Mayer Brown leads the charge in industry-changing litigation, earning it a spot as finalist for the Litigation Department of the Year.

Spokeo was less than four years old when it faced a class action with the potential to destroy the budding person-search company. The suit, filed in 2010, alleged that Spokeo Inc. violated the Fair Credit Reporting Act by providing incorrect information about certain individuals. The company turned to Mayer Brown.

From the start, the defense team saw the potential for broad-reaching precedent. “What really stuck in the Spokeo C-suite’s mind when we made this decision was the nature of this case where the plaintiff had no injuries,” says general counsel Jason Matthes, who joined the company when the litigation had reached the appellate stage.

Instead of settling to avoid class certification, Mayer Brown took its “no-harm” argument—that the alleged FCRA violations hadn’t caused actual damages—all the way to the U.S. Supreme Court, where the justices ruled in Spokeo’s favor. The decision was a game-changer for class actions, setting the precedent that litigants must show actual injury, not just a statutory violation. Since the ruling in May 2016, Spokeo has been cited in more than 500 cases, with 40 percent of courts finding no standing, according to the firm.

Mayer Brown has found success in out-of-the-box arguments that shape not just the client’s path forward, but an entire industry’s practices, making the firm a clear finalist for Litigation Department of the Year.

In Rapid Litigation Management v. CellzDirect, Mayer Brown, along with co-counsel at Loeb & Loeb, fought for their client’s right to patent a new process for re-refreezing donor liver cells. The appellate win in Illinois was a victory not just for CellzDirect, but for any owner of life science patents for innovative processes.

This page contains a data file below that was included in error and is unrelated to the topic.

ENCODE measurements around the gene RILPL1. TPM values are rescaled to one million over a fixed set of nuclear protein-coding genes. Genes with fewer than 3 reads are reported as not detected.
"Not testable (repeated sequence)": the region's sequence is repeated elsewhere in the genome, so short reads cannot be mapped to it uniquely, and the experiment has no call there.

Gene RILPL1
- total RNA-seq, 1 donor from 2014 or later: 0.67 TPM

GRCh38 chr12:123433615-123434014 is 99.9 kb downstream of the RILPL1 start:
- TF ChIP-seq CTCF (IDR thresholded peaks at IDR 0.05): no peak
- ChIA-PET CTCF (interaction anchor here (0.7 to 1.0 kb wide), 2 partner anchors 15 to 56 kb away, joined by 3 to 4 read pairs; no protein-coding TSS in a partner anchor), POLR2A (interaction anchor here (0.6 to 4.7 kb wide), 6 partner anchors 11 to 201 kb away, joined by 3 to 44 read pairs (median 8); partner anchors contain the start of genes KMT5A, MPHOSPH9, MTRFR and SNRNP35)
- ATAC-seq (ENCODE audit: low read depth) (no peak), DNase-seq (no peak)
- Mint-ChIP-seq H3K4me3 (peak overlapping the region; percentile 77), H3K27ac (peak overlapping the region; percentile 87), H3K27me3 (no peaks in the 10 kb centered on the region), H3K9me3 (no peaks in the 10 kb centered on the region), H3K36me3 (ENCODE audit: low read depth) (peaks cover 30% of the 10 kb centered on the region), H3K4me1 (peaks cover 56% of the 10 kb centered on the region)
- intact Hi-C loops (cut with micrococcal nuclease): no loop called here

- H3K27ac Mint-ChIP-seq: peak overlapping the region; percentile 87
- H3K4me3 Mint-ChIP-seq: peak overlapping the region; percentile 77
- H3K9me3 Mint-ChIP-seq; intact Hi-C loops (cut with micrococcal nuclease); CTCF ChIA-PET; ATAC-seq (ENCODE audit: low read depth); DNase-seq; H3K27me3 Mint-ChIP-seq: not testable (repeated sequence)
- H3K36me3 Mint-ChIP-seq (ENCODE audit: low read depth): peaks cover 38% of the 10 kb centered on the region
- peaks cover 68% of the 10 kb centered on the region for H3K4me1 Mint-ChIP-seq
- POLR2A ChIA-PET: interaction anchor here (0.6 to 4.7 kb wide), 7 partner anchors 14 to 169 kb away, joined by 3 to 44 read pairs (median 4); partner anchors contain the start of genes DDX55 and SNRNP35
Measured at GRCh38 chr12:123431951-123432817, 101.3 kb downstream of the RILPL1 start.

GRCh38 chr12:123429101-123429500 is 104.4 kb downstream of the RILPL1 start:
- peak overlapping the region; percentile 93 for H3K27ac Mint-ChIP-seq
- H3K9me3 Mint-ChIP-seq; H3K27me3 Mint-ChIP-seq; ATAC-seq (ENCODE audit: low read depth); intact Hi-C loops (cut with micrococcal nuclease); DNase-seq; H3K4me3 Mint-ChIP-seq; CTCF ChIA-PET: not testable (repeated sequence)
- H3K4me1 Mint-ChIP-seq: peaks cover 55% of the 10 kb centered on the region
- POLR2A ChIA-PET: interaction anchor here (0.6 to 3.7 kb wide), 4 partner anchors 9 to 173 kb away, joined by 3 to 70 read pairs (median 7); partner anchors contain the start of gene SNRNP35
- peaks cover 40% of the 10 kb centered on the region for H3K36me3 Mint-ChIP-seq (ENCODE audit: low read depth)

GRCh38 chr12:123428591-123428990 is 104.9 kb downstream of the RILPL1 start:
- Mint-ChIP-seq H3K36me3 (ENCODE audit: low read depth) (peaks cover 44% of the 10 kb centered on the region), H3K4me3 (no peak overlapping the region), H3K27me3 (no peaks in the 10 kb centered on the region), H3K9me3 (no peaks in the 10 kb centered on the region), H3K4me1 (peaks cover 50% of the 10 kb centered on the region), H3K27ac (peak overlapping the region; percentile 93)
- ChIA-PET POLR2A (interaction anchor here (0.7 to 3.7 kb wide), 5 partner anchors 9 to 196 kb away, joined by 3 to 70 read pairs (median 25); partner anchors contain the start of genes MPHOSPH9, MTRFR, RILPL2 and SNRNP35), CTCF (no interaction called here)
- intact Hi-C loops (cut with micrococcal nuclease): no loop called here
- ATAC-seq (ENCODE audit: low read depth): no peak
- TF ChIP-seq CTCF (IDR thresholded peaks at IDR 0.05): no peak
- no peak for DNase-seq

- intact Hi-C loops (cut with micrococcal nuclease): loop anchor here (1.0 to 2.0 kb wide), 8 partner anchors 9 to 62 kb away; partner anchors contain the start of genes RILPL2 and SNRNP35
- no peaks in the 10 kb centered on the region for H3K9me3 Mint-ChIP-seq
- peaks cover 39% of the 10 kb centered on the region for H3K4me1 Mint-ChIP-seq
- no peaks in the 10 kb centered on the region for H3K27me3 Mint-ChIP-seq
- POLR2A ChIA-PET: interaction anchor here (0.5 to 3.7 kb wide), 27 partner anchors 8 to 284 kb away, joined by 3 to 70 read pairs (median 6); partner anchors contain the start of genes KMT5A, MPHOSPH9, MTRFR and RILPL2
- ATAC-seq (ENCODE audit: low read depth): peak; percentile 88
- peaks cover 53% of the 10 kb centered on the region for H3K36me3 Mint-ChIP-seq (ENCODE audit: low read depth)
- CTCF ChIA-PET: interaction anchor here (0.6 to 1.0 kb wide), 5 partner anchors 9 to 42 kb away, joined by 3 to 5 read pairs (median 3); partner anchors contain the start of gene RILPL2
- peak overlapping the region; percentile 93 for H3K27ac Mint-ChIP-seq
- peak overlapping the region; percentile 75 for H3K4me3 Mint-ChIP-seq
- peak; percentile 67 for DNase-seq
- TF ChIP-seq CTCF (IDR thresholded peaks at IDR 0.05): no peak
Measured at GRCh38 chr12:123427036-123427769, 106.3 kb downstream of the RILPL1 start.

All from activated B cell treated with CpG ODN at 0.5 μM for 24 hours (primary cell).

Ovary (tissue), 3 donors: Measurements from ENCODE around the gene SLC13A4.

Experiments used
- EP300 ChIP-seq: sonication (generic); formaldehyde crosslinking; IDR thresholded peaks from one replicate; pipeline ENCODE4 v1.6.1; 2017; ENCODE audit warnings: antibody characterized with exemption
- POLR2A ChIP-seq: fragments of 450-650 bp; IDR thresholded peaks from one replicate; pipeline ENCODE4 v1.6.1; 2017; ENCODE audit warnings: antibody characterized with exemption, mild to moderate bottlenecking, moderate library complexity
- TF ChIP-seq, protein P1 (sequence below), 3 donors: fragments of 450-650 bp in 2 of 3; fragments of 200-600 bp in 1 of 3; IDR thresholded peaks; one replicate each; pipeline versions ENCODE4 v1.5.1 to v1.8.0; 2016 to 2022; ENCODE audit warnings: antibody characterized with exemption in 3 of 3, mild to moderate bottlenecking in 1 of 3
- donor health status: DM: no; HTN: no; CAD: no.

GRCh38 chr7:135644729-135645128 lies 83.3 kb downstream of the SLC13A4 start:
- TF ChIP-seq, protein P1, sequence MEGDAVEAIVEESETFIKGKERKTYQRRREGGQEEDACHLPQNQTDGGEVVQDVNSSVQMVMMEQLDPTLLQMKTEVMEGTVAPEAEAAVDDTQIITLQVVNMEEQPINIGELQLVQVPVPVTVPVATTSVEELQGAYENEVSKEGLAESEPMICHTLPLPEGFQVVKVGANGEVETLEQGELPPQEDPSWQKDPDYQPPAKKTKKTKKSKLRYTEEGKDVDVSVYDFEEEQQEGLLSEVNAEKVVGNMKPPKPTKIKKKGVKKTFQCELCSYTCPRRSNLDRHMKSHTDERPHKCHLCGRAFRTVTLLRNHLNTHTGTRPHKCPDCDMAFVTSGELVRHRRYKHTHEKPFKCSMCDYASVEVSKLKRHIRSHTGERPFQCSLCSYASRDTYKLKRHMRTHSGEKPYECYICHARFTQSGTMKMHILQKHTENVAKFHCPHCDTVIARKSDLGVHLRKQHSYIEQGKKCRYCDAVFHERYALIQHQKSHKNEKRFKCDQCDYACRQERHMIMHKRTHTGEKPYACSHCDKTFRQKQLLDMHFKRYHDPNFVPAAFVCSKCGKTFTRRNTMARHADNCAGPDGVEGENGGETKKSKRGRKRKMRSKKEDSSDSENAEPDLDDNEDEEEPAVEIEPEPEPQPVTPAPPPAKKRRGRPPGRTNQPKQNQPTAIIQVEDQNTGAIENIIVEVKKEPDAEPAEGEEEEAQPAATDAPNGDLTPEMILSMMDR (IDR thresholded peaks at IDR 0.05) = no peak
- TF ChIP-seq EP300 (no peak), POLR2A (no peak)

The firm took on the practice of gerrymandering in Maryland in Shapiro v. McManus: After the plaintiffs’ losses at the district court and U.S. Court of Appeals for the Fourth Circuit, Mayer Brown jumped in at the U.S. Supreme Court with a new approach, contending that gerrymandering practices were a form of First Amendment retaliation. The justices agreed, and while the case is ongoing, the Supreme Court win has laid a foundation for future arguments.

“We try to focus on the long game,” said Michael Lackey, head of Mayer Brown’s global litigation and dispute resolution practice. The firm keeps appellate arguments in mind at each level of litigation, sometimes resulting in industry-shaping precedent.
Department Size and Revenue

Partners: 179
Associates: 238
Other: 30

Department as Percentage of Firm: 28%

Percentage of Firm Revenue, 2017: 30%

In another appellate showdown, Mayer Brown took the reins for Impression Products in the Supreme Court, after Avyno Law lost Impression’s Federal Circuit appeal over the sale of used ink cartridges. Lexmark International Inc. had sued Impression for patent infringement after learning that Impression buys used Lexmark cartridges, refurbishes them and resells them at a discount.

A Supreme Court loss could have created an intellectual property headache not just for Impression, but for various other sellers of used goods. Mayer Brown persuaded the justices that Lexmark had exhausted its patent by selling the cartridges, allowing Impression to continue its sales in the United States and abroad.

When Nestlé Purina PetCare Co. faced severe reputational damage—allegations that its Beneful dog food was toxic—the company chose not to back down from a hard fight. Mayer Brown was ready. The accusations had spread across social media, and attracted the attention of traditional media. In their motions for summary judgment, Mayer Brown took almost 50 depositions to show that plaintiffs had no evidence connecting Beneful to any dog injuries or deaths.

“It’s hard to prove a negative, especially when people get so emotional about their pets,” says Purina PetCare chief legal officer Susan Denigan. “It’s not just the legal side of the case, but it’s also the corporate reputation that goes along with it.”

But Mayer Brown will forgo a courtroom fight for a settlement if the client’s interests call for it. When client Virgin America aimed to merge with Alaska Air Group, Mayer Brown not only steered the airlines through regulatory hoops, but saw them through a California plaintiff’s lawyer’s eleventh-hour antitrust suit, reaching an agreement with the plaintiffs in time for the merger to close.

With the upcoming matters on the firm’s docket, it’s clear that Mayer Brown will keep taking on the high stakes. The firm is defending water engineering company Veolia against claims stemming from Flint, Michigan’s lead contamination problem. And in Hall v. DirecTV, a Fair Labor Standards Act suit involving overtime pay, the firm is seeking to argue before the Supreme Court that the Fourth Circuit created improper requirements for commonplace contracting arrangements.

Reprinted with permission from the December 19, 2017 edition of American Lawyer © 2017 ALM Properties, Inc. All rights reserved. Further duplication without permission is prohibited.